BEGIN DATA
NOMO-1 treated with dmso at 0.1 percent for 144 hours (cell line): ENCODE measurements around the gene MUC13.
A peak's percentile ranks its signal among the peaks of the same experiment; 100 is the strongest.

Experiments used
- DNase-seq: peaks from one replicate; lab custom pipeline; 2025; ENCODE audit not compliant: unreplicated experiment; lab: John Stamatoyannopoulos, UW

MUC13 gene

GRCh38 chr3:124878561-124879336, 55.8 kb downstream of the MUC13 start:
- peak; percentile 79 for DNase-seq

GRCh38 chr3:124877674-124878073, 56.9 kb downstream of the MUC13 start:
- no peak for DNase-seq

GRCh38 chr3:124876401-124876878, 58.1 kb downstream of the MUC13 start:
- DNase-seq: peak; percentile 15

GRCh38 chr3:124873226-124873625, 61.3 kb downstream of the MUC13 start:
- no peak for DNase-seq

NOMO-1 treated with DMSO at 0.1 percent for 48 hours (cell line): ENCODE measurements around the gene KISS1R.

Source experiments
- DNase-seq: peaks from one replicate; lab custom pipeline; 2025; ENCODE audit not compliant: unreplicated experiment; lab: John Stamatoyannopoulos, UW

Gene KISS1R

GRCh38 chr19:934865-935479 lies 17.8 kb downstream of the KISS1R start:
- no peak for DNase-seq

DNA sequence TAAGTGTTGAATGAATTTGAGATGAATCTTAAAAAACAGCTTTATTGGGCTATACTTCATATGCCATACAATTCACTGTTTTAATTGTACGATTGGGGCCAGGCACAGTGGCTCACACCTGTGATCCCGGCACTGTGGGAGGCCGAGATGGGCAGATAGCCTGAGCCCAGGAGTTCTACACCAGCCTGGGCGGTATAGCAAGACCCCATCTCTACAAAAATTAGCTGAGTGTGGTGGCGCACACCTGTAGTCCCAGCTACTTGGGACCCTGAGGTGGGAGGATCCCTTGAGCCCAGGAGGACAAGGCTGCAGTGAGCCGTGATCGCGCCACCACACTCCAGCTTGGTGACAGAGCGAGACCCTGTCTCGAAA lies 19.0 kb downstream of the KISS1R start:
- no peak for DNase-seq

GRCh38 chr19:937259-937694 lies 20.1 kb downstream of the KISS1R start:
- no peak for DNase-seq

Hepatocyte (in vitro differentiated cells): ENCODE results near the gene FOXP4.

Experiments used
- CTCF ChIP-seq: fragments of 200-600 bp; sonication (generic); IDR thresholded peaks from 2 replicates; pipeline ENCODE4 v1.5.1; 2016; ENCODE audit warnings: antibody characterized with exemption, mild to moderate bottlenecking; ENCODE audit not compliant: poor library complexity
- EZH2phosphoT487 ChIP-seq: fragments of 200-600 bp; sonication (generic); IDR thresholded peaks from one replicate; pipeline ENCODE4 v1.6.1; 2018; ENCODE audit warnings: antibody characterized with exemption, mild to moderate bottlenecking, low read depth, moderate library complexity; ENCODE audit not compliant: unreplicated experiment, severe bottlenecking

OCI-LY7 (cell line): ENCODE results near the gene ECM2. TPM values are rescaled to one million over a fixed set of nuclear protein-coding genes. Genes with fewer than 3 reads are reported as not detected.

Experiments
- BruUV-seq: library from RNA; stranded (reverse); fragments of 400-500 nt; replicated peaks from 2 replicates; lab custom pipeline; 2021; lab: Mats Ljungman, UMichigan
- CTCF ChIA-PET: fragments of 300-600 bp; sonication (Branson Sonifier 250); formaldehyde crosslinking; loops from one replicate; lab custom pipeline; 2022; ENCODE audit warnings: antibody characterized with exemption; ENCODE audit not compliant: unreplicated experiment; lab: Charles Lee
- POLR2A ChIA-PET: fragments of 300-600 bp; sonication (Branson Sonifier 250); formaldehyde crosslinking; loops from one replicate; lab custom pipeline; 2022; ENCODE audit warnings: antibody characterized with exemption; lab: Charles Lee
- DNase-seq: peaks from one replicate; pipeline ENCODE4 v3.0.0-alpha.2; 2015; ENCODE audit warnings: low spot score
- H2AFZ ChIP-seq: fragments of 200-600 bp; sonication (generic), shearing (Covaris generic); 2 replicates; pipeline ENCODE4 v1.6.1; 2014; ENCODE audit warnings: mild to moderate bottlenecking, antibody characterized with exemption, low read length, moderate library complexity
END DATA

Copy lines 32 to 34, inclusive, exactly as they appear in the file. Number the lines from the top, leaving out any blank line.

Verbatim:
- POLR2A ChIA-PET: fragments of 300-600 bp; sonication (Branson Sonifier 250); formaldehyde crosslinking; loops from one replicate; lab custom pipeline; 2022; ENCODE audit warnings: antibody characterized with exemption; lab: Charles Lee
- DNase-seq: peaks from one replicate; pipeline ENCODE4 v3.0.0-alpha.2; 2015; ENCODE audit warnings: low spot score
- H2AFZ ChIP-seq: fragments of 200-600 bp; sonication (generic), shearing (Covaris generic); 2 replicates; pipeline ENCODE4 v1.6.1; 2014; ENCODE audit warnings: mild to moderate bottlenecking, antibody characterized with exemption, low read length, moderate library complexity